Friday, March 23, 2012

Animation Design – Rejections From the "Nice" Pile...

Sometimes even the nicest designs can get the boot, like these two friendly, slightly euro-UPA style salespeople (as value roughs), and the soft pastel world (with their replacements) I was hoping they would live in...

...the soft pastel world with it's graphic bubbles didn't make it either.

Monday, March 19, 2012

What I Learned From "Dying," Part 1: My Three Destinations

It isn't often that you hear someone describe what it's like to die – that's an experience rarely reported; but I have the dubious qualification of having survived three distinctly different "Near Death Experiences," and I'd like to pass on what I learned from them in hopes that you'll never find the need to try this at home. They weren't much fun, but they were very informative.

We most often think of Evolution with a capital E, as in the theory or transitioning movement of successive generations, species adapting across expanses of Time, and so it is. My experiences lead me to consider it as a personal process, largely because of realizing the importance of the Eternal Moment (in which everything alive is always living), and because the evolution of the whole spreads out from the evolution of each individual. As that phenomenon of personal experience, my life's evolution is more directly related to my NDEs than to all but a few of my "conscious" life lessons. It's like peeking behind the curtain...

So here, preceded by brief circumstantial descriptions, are the lessons I learned, set down short and sweet as possible:

I was in a serious single car accident (I'd like to say through no fault of my own, but it wouldn't be true) and instantly found myself suspended in mid-air over the crash site, observing the wreckage, my body, and the ministrations of people who rushed to my aid (God bless 'em). A while into all the hub-bub, I was gently shepherded off by a kind entity that remained out of view into what I can only describe as a soft, warm, cotton-wool cloud, to a place of great ease and comfort where I was sat down in a congenial but serious conversation regarding the true nature of things, and my position within it.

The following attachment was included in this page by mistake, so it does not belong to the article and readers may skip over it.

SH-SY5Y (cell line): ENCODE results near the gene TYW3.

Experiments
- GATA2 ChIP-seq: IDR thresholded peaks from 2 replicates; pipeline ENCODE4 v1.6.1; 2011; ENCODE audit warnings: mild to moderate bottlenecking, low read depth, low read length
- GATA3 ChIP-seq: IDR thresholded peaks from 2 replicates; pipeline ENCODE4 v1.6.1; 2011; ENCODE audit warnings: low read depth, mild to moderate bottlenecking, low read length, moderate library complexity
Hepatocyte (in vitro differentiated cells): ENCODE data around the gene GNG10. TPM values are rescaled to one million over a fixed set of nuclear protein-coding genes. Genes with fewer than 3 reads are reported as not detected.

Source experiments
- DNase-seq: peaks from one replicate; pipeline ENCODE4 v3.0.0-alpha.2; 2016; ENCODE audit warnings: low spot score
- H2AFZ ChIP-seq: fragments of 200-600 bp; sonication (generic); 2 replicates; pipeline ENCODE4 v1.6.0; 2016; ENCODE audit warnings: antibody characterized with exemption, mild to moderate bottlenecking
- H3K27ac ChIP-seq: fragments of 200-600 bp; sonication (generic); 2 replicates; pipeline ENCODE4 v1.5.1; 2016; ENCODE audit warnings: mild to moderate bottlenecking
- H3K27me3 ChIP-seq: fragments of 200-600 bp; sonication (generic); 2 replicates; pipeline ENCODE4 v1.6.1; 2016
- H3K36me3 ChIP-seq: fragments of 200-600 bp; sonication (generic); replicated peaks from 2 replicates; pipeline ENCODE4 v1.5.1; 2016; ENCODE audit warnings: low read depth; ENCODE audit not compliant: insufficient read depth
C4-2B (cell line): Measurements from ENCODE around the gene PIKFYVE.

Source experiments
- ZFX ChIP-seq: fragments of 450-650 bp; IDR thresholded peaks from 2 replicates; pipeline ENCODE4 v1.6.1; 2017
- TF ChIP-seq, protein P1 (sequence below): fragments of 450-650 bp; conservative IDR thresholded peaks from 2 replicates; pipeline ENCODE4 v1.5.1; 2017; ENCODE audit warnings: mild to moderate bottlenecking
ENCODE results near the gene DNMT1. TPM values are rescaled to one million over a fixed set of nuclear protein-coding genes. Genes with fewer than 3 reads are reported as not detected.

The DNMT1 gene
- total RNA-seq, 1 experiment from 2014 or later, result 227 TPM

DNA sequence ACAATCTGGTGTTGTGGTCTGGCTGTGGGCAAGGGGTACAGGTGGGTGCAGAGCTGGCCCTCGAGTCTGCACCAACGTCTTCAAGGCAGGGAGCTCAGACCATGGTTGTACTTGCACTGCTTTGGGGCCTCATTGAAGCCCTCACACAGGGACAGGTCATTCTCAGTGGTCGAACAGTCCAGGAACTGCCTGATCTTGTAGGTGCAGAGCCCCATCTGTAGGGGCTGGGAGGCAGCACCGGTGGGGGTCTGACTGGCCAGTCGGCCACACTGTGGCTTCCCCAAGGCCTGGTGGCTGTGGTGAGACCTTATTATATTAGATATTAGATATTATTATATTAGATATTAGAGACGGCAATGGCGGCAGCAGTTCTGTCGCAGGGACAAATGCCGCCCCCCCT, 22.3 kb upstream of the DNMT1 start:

The space was idyllic, like a very nice summer's cafe. There was no sense of Time or of gravity, and certainly not of any want or necessity.Thought operated in a non-sequential, undemanding way all at once easily, rather than in any urgent, serial way – like after a good meditation. Here's what I learned:

We are avatars living spiritually within these physical bodies, very much like driving around in a car (...I wish I could afford a new one). Of course, our bodies are us, here in this place we call The World; but they aren't really us – they're the means to experience this sensory experience, "good" and "bad," and to gain as much from it as we can in the service or our own, and our greater collective Self's evolution. That's the job, should you choose to accept it, Mr. Phelps.

"The fundamental, simple, and great mystical realization is that by which you identify yourself with consciousness, rather than with the vehicle of consciousness. Your body is a vehicle of consciousness."
Joseph Campbell

There is a much greater, very different but also infinitely rich realm of conscious experience, very closely connected to the one we experience here and now, that we transition into seamlessly and effortlessly when we die; like walking from one room to another. It is a world of experiencing here and now as well – The Eternal Moment we will always be alive within.

In a fairly unconscious earlier stage of my life, as the result of living in a riotously self-destructive way, I just "keeled over" one night, from one or another of the awful things I was doing to myself (what Dr. Jung would call "a low-level search for God") – or more likely, from all of them. I was paralyzed on the floor, breathless and unresponsive to the efforts to revive me. The world as we witness it disappeared from view, filled-in by a dense bright white cloud – again all easy and comfortable. My invisible host beckoned me watch a "screen" that opened up from the center of my vision and began showing me not the most auspicious highlights of my life so far, but instead some moments of profound (suppressed) significance – injuries I'd committed; opportunities I'd missed. Here's what I learned: